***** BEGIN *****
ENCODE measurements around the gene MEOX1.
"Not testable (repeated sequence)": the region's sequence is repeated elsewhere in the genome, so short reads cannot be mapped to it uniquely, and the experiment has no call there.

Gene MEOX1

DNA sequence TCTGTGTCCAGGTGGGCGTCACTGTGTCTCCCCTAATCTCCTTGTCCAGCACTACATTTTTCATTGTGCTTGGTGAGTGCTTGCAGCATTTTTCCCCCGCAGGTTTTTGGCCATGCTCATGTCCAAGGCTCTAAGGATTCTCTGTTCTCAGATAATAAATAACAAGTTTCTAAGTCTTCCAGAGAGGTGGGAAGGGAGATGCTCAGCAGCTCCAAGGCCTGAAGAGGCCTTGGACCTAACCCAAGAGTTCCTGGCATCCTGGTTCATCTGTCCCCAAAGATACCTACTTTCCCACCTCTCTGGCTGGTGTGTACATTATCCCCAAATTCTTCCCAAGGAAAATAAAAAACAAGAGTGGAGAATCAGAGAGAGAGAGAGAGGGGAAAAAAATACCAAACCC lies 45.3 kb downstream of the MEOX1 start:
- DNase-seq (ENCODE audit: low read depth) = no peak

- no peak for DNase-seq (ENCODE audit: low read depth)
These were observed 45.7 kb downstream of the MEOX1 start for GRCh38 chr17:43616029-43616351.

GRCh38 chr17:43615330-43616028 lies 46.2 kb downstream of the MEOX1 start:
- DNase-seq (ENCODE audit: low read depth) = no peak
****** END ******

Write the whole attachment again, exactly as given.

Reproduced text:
ENCODE measurements around the gene MEOX1.
"Not testable (repeated sequence)": the region's sequence is repeated elsewhere in the genome, so short reads cannot be mapped to it uniquely, and the experiment has no call there.

Gene MEOX1

DNA sequence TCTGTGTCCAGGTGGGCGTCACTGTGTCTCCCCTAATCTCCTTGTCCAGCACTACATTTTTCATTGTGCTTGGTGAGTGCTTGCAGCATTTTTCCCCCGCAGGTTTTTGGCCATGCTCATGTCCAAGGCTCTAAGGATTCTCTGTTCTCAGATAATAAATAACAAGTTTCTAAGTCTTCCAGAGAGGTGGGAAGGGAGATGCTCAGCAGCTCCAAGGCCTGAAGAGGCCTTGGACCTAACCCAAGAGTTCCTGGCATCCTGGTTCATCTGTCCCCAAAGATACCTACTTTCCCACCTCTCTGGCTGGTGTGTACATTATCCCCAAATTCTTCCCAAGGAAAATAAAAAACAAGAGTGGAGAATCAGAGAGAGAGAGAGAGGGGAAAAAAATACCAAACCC lies 45.3 kb downstream of the MEOX1 start:
- DNase-seq (ENCODE audit: low read depth) = no peak

- no peak for DNase-seq (ENCODE audit: low read depth)
These were observed 45.7 kb downstream of the MEOX1 start for GRCh38 chr17:43616029-43616351.

GRCh38 chr17:43615330-43616028 lies 46.2 kb downstream of the MEOX1 start:
- DNase-seq (ENCODE audit: low read depth) = no peak